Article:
If it now be asked what means shall the church employ, we answer, this evil must be abolished by the same means which the apostles first used for the spread of Christianity, and the extermination of all the social evils which then filled a world lying in wickedness. Hear the apostle enumerate them: “By pureness, by knowledge, by long-suffering, by the Holy Ghost, by love unfeigned, by the armor of righteousness on the right hand and on the left.”

We will briefly consider each of these means.

First, “by Pureness.” Christians in the Northern free states must endeavor to purify themselves and the country from various malignant results of the system of slavery; and, in particular, they must endeavor to 251abolish that which is the most sinful,—the unchristian prejudice of caste.

In Hindostan there is a class called the Pariahs, with which no other class will associate, eat or drink. Our missionaries tell the converted Hindoo that this prejudice is unchristian; for God hath made of one blood all who dwell on the face of the earth, and all mankind are brethren in Christ. With what face shall they tell this to the Hindoo, if he is able to reply, “In your own Christian country there is a class of Pariahs who are treated no better than we treat ours. You do not yourselves believe the things you teach us.”

Let us look at the treatment of the free negro at the North. In the States of Indiana and Illinois the most oppressive and unrighteous laws have been passed with regard to him. No law of any slave state could be more cruel in its spirit than that recently passed in Illinois, by which every free negro coming into the state is taken up and sold for a certain time, and then, if he do not leave the state, is sold again.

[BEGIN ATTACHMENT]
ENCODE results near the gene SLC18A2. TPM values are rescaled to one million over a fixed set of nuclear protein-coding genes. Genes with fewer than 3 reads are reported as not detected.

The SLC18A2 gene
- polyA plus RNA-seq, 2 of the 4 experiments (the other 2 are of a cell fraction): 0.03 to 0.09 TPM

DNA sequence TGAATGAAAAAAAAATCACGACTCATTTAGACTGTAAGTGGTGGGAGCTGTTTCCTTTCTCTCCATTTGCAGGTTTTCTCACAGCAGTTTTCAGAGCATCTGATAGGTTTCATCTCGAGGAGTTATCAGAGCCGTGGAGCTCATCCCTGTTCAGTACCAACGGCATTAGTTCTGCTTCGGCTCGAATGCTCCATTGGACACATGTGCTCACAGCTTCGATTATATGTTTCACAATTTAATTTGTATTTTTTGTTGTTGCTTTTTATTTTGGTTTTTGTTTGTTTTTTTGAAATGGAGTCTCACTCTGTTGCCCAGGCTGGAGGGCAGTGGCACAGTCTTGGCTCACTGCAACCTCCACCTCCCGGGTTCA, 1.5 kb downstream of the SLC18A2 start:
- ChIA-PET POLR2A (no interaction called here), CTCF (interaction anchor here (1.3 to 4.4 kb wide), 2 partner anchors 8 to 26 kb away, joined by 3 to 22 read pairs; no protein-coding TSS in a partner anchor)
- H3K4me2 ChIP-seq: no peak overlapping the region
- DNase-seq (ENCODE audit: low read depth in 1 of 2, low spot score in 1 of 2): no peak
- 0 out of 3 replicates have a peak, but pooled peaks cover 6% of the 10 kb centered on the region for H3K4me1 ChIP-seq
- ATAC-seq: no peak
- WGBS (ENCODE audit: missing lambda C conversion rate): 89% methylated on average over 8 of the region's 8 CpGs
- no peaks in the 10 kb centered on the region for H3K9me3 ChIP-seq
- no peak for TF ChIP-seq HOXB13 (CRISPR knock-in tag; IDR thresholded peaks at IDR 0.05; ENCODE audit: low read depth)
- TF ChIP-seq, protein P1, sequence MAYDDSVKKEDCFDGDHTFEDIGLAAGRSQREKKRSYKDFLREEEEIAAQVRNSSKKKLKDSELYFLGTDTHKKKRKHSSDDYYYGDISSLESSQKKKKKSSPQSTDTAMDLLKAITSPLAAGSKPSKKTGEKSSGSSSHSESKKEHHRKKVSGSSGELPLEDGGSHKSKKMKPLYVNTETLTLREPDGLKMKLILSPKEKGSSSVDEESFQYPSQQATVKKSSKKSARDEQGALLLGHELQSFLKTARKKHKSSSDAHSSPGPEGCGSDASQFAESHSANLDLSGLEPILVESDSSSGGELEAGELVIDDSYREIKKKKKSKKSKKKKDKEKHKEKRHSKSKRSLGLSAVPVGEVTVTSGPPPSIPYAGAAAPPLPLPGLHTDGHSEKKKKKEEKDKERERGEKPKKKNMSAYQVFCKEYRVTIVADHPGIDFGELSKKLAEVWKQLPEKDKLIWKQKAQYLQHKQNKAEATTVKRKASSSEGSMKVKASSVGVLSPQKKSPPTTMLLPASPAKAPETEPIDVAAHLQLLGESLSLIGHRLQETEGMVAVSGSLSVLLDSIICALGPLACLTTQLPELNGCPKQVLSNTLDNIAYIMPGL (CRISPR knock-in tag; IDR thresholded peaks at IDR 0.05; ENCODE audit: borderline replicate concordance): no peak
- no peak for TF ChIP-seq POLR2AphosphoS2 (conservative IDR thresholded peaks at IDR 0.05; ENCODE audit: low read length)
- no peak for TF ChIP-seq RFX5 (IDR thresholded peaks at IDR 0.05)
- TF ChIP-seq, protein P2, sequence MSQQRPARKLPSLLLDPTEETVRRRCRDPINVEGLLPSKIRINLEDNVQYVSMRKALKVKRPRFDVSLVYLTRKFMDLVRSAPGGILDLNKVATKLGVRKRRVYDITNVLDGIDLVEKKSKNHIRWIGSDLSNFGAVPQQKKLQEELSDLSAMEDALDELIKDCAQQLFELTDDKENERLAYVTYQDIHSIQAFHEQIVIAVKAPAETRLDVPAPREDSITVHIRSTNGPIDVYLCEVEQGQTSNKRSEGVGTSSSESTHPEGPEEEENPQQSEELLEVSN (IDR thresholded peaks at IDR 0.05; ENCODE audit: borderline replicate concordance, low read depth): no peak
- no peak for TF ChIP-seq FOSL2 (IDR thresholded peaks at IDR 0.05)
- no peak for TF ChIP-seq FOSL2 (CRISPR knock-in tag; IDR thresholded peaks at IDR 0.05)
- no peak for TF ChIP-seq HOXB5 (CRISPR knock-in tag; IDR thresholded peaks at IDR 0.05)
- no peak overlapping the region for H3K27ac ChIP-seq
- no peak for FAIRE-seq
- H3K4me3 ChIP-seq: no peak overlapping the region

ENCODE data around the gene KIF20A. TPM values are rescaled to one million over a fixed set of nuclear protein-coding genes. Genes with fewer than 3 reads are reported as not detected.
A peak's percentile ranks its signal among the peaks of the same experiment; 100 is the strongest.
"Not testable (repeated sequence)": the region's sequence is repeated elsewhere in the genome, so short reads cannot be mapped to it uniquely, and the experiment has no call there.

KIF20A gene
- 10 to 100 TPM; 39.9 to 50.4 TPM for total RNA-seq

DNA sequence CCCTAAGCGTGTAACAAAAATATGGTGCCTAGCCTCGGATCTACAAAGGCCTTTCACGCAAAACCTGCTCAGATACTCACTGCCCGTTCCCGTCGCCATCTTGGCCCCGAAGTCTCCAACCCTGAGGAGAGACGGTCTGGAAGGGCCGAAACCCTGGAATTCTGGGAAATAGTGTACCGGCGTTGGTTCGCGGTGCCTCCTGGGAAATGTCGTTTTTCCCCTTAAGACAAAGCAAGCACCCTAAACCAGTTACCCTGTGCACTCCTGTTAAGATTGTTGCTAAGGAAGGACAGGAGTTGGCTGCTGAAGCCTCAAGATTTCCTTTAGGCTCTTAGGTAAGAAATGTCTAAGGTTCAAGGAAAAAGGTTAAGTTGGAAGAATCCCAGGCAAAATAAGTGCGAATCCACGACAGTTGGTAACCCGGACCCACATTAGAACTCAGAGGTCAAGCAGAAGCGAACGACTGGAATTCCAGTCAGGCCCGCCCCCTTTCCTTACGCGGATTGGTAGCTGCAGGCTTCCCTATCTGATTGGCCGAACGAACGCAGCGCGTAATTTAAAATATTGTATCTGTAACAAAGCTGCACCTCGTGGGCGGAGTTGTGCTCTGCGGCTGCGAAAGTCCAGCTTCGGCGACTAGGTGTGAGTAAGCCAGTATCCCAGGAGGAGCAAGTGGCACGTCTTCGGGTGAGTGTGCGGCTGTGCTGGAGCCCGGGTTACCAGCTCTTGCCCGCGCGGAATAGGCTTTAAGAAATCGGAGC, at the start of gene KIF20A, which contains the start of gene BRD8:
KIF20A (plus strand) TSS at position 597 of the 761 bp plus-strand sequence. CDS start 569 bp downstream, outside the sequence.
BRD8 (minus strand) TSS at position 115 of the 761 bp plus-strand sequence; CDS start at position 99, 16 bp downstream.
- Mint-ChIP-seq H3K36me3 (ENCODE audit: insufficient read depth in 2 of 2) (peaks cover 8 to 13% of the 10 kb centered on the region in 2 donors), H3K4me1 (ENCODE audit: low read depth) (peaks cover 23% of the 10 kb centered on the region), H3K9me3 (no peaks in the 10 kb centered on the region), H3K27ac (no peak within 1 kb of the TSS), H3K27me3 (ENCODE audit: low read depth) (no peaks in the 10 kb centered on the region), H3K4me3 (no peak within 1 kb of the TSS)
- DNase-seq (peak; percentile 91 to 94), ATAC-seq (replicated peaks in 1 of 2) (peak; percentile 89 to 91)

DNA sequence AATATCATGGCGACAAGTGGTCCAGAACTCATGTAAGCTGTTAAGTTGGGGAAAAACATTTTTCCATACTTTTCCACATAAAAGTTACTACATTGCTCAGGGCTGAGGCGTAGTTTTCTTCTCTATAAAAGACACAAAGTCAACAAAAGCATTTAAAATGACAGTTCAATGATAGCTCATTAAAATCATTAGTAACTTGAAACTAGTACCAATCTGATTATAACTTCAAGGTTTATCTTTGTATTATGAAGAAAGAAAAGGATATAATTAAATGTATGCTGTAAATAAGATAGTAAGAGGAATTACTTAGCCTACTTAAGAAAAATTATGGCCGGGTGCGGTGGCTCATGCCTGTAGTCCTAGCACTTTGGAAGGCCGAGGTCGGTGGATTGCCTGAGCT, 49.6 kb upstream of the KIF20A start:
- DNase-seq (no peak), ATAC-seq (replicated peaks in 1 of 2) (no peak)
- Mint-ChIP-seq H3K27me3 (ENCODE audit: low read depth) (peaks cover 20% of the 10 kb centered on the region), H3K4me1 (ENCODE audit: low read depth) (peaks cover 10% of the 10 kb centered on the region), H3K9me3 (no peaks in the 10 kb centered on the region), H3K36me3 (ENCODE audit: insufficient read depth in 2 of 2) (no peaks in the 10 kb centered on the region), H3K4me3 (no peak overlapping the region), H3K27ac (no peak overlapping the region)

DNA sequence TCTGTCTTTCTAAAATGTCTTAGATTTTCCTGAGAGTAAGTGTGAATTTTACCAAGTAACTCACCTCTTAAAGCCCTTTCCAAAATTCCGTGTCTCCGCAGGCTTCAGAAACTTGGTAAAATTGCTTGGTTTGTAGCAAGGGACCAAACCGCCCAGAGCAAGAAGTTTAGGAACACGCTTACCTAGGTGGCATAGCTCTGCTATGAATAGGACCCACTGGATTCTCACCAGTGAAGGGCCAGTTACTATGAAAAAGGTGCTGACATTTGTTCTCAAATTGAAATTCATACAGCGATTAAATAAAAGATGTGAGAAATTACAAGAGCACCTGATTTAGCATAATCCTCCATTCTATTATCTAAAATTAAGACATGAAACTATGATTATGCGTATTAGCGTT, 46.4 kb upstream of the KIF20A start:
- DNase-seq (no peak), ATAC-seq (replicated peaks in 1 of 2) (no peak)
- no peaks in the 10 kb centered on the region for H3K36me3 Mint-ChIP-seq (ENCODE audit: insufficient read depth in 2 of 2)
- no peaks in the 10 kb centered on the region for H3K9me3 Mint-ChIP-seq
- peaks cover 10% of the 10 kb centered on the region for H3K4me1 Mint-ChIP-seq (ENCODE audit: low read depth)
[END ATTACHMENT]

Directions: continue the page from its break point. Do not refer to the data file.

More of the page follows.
With what face can we exhort our Southern brethren to emancipate their slaves, if we do not set the whole moral power of the church at the North against such abuses as this? Is this course justified by saying that the negro is vicious and idle? This is adding insult to injury.

What is it these Christian states do? To a great extent they exclude the colored population from their schools; they discourage them from attending their churches by invidious distinctions; as a general fact, they exclude them from their shops, where they might learn useful arts and trades; they crowd them out of the better callings where they might earn an honorable livelihood; and, having thus discouraged every elevated aspiration, and reduced them to almost inevitable ignorance, idleness and vice, they fill up the measure of iniquity by making cruel laws to expel them from their states, thus heaping up wrath against the day of wrath.